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‘Jacob’s Ladder’ (R)

By Desson Howe
Washington Post Staff Writer
November 02, 1990

In "Jacob's Ladder," a traumatic experience in the Mekong Delta has turned Vietnam veteran Tim Robbins's mind into a terrifying landscape of nightmares, fantasies and illusions.

But, in the movies, a mind is a terrible thing to trace, especially if the director's anything less than masterful in the cinematic magic department. So, who did Tri-Star Pictures select for this daunting stylistic task? Nicolas Roeg? Stanley Kubrick? Ingmar Bergman? No, Adrian Lyne, the man who gave you "Fatal Attraction," "9 1/2 Weeks" and "Flashdance." He is to subtlety what Stalin was to a free market economy.

Robbins is Jacob Singer, a philosophy grad-cum-postal worker who believes demons are out to get him. The movie, essentially Robbins's extended reverie, puts him through ever-shifting dimensions. At first, he seems to be a mailman, living with girlfriend Elizabeth Pena after being kicked out by his wife (Patricia Kalember). Then he finds himself back with his wife and children. In some scenes, the demons seem to be part of a dream; in others, frighteningly real. For a time at least, you're not sure whether his son Gabe (Macaulay Culkin) is dead or alive, or if his chiropractor (Danny Aiello) is an angel or just celestially adept with slipped discs.

Robbins, the lively spark in "Bull Durham" and the otherwise stalled "Cadillac Man," exudes a likable vulnerability here; he registers his paranormal trauma persuasively.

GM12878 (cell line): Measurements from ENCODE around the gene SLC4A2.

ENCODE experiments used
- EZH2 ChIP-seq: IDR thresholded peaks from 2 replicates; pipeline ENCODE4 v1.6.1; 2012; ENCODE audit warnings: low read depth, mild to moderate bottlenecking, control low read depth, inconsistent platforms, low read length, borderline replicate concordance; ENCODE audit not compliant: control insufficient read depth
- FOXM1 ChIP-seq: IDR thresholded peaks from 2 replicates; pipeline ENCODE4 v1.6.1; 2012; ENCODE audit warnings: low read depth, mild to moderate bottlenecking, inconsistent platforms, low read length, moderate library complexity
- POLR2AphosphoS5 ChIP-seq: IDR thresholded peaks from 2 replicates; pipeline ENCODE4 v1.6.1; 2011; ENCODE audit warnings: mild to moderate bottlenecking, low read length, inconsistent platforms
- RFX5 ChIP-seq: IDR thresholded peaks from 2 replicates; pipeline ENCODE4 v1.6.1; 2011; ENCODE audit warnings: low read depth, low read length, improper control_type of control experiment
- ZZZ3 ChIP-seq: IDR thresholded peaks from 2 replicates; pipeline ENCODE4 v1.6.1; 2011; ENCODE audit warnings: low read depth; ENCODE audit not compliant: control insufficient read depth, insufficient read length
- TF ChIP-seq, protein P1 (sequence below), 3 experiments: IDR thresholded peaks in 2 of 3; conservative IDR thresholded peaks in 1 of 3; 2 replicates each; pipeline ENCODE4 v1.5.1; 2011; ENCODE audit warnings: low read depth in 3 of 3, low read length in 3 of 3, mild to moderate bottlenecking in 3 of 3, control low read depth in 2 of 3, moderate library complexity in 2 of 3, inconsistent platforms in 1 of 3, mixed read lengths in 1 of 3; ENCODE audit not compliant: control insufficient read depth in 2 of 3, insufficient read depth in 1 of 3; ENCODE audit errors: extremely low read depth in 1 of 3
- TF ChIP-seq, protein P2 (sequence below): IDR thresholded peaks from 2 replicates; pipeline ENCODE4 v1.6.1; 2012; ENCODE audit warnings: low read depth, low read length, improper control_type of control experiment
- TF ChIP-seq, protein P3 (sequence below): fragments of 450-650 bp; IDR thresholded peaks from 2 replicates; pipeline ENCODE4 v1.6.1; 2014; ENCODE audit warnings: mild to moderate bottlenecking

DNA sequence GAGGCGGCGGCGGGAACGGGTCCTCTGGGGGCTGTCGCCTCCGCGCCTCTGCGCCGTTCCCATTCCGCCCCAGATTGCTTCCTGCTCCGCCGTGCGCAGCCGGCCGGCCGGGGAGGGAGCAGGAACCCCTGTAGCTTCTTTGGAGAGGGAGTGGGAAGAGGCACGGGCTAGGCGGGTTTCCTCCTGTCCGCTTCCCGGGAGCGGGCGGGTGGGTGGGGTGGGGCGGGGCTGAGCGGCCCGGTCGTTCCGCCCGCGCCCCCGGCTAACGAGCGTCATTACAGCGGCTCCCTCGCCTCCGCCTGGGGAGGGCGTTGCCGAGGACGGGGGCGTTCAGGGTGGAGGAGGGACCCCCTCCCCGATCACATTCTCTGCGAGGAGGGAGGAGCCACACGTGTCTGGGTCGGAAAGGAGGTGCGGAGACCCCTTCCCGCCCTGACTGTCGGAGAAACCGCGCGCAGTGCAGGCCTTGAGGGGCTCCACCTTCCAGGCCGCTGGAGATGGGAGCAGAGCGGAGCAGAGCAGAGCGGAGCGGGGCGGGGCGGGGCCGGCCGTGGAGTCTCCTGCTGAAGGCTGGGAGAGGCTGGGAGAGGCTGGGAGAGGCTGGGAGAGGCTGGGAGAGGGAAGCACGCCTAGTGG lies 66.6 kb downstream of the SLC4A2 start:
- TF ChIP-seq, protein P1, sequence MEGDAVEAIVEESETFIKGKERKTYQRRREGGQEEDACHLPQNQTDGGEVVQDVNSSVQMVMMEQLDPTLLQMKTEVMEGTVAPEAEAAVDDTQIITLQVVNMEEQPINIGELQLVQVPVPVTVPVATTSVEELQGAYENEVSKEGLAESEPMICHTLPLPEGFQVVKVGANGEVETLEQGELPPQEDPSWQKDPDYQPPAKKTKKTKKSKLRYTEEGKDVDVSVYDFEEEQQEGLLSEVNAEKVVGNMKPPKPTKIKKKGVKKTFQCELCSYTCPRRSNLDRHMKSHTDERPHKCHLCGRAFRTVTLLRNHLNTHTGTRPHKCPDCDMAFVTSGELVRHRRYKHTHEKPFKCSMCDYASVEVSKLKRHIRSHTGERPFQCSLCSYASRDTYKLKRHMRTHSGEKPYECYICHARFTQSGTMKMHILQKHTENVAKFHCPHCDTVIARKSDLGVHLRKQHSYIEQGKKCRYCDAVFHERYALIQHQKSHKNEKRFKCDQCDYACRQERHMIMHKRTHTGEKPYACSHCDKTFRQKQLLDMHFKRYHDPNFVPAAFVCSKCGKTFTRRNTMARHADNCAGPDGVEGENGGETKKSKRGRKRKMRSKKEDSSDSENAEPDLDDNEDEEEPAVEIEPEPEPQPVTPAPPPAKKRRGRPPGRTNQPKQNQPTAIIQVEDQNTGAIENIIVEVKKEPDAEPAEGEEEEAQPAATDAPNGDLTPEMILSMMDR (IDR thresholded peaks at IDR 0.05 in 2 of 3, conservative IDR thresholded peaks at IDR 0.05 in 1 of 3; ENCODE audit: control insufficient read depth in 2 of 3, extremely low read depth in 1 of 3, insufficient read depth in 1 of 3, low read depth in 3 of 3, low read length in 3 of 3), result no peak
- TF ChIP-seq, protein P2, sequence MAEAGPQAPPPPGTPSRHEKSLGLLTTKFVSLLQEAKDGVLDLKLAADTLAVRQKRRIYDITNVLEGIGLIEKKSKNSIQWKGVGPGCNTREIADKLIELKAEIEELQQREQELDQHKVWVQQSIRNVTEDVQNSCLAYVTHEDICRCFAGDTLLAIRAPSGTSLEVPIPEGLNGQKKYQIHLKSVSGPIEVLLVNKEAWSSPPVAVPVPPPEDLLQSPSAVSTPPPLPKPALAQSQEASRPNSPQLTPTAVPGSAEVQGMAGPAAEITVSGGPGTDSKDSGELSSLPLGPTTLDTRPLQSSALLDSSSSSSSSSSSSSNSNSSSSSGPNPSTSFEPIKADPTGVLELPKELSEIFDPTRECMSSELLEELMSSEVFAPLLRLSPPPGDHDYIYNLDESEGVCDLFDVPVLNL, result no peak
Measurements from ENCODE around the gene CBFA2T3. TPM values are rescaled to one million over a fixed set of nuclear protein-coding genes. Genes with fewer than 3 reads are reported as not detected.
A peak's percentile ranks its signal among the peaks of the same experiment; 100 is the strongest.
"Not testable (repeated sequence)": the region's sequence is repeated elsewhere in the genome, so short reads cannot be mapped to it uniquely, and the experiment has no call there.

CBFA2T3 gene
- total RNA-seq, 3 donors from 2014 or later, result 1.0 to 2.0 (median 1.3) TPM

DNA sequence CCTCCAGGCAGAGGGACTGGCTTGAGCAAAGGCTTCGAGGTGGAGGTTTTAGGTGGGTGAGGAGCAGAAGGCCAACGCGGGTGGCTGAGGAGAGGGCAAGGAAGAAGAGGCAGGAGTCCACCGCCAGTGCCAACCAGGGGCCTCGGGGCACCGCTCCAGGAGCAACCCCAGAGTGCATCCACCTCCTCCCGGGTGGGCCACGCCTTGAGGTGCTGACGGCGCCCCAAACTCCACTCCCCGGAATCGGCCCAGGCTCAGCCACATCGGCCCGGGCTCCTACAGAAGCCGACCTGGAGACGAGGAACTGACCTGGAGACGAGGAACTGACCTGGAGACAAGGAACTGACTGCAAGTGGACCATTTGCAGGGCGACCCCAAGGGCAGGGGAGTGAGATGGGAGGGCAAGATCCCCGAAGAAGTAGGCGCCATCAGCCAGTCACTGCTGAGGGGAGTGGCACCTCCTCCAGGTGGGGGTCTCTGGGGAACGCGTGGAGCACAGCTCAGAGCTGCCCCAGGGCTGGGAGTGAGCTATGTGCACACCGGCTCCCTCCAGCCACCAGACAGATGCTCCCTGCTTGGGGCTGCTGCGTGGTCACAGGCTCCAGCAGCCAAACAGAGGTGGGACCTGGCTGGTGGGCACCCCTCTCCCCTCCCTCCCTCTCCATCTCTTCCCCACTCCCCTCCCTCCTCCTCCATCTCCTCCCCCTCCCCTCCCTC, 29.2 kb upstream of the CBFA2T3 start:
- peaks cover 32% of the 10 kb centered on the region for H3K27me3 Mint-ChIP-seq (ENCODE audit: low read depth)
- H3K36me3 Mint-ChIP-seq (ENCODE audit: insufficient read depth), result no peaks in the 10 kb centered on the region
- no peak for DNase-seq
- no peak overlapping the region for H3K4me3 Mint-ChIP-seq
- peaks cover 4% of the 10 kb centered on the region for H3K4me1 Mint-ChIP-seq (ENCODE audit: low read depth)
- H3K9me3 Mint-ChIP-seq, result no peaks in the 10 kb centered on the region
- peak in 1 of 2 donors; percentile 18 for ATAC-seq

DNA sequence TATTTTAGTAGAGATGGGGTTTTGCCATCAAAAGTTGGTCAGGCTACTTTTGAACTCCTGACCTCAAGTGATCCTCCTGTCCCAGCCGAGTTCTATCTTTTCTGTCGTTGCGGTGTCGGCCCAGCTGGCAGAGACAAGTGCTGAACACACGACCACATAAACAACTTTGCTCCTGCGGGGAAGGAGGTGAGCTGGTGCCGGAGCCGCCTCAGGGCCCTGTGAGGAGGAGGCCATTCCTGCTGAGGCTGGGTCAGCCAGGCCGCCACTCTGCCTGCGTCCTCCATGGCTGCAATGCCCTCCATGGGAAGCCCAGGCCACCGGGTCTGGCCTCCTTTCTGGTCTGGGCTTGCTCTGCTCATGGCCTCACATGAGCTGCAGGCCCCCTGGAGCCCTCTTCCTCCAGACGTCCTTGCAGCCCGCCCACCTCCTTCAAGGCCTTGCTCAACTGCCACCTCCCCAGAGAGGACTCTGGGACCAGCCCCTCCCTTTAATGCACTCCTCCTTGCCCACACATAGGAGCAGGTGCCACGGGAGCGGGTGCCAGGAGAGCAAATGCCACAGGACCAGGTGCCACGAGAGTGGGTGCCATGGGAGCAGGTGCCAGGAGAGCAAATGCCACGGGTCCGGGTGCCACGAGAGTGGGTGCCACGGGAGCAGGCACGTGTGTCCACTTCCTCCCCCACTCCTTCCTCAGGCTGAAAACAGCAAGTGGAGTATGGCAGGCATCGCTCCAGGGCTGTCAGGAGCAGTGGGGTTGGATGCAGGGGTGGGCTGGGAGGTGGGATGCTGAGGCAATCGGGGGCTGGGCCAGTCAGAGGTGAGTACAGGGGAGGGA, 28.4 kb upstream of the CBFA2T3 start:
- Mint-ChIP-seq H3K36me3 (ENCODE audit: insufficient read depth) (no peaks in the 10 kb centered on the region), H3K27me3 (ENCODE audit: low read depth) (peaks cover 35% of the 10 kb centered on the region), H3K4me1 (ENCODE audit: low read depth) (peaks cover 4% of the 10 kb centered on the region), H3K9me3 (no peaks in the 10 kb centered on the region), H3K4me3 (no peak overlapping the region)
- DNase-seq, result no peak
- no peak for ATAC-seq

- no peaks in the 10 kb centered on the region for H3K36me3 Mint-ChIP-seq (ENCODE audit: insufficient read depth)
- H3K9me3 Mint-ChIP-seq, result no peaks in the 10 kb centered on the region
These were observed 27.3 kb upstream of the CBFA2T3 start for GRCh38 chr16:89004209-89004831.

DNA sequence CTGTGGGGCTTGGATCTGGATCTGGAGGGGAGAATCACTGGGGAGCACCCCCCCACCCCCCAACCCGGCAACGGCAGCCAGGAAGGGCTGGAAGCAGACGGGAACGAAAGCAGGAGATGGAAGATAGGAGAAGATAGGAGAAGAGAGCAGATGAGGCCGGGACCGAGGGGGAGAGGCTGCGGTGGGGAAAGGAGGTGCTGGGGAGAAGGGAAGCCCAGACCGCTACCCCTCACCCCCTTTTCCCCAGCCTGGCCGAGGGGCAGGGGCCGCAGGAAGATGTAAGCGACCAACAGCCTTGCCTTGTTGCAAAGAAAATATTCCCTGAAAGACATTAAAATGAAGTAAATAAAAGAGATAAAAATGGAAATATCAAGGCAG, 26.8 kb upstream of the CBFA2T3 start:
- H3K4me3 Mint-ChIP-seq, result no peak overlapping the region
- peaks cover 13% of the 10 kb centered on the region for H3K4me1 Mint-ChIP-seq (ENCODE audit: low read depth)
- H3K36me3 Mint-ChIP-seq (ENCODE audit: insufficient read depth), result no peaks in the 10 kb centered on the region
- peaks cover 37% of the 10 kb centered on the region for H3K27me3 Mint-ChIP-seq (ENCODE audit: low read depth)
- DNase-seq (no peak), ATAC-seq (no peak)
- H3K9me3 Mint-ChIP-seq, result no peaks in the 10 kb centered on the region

True to his resume, director Lyne produces a frenetic battery of visceral images, ominous music and that ol' faithful standby, the eerie background chorus. Among many things, you'll see human gut-chunks on the floor, vibrating heads and, at a party, lascivious demons; he even gets in another suspense-in-the-bathtub scene. To give Lyne his relentless due, this does make for some heart-thumping moments. But it also causes "Ladder" to fall ultimately flat on its surrealistic face, the victim of too many fake-art sequences.

Screenwriter Bruce Joel Rubin, who scripted "Ghost," aims for some elusive psychological and religious implications about the clashings of good and evil, of angels and devils, human loss and simultaneous planes of existence. But they elude him. Then, after setting you up for an earthshattering, spiritual conclusion, he delivers a disappointingly conventional finale, which indicates that 1) he read Ambrose Bierce's short story "An Occurrence at Owl Creek Bridge"; 2) he remembers the government-paranoia movie era of "All the President's Men" and "Three Days of the Condor" fondly; and 3) he liked that "Ghost" ending just a little too much.

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